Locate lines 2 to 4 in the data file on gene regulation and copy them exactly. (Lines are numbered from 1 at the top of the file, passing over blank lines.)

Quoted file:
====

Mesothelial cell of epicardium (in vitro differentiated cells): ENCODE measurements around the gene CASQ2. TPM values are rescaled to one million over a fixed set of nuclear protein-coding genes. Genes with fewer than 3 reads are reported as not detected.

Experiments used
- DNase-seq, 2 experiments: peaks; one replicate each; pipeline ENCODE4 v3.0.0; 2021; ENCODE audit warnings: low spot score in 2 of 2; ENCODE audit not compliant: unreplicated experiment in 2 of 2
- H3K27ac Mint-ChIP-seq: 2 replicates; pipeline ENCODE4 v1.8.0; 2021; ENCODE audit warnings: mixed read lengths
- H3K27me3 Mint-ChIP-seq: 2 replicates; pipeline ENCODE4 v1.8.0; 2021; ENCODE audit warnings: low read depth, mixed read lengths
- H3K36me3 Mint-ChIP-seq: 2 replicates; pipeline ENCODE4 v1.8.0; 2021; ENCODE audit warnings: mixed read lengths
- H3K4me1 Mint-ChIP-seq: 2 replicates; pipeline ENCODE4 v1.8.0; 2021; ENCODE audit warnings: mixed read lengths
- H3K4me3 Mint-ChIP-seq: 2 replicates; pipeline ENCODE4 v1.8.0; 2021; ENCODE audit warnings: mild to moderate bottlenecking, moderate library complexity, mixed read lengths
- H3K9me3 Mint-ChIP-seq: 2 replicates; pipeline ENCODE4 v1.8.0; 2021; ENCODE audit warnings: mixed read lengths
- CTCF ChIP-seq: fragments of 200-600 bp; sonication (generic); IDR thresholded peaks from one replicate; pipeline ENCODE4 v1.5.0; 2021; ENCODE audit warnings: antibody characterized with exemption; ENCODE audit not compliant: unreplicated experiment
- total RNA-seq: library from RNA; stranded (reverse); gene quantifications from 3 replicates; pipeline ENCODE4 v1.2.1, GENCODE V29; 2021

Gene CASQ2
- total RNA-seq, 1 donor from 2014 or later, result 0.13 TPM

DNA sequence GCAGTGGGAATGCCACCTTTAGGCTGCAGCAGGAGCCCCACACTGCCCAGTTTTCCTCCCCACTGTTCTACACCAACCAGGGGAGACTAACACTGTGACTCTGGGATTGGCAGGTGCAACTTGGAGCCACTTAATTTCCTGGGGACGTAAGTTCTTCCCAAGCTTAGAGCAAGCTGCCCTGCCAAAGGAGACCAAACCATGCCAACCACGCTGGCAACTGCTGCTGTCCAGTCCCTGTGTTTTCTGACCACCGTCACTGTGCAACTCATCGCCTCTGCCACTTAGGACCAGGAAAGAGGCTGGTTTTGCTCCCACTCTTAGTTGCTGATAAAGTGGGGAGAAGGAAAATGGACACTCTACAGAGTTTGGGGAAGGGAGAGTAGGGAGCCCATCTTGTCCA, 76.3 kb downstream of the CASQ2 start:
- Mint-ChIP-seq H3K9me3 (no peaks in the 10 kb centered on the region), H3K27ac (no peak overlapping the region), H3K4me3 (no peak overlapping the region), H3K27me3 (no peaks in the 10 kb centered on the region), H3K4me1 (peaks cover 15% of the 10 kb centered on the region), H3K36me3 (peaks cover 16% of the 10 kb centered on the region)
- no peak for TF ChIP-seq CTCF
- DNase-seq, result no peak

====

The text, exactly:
Experiments used
- DNase-seq, 2 experiments: peaks; one replicate each; pipeline ENCODE4 v3.0.0; 2021; ENCODE audit warnings: low spot score in 2 of 2; ENCODE audit not compliant: unreplicated experiment in 2 of 2
- H3K27ac Mint-ChIP-seq: 2 replicates; pipeline ENCODE4 v1.8.0; 2021; ENCODE audit warnings: mixed read lengths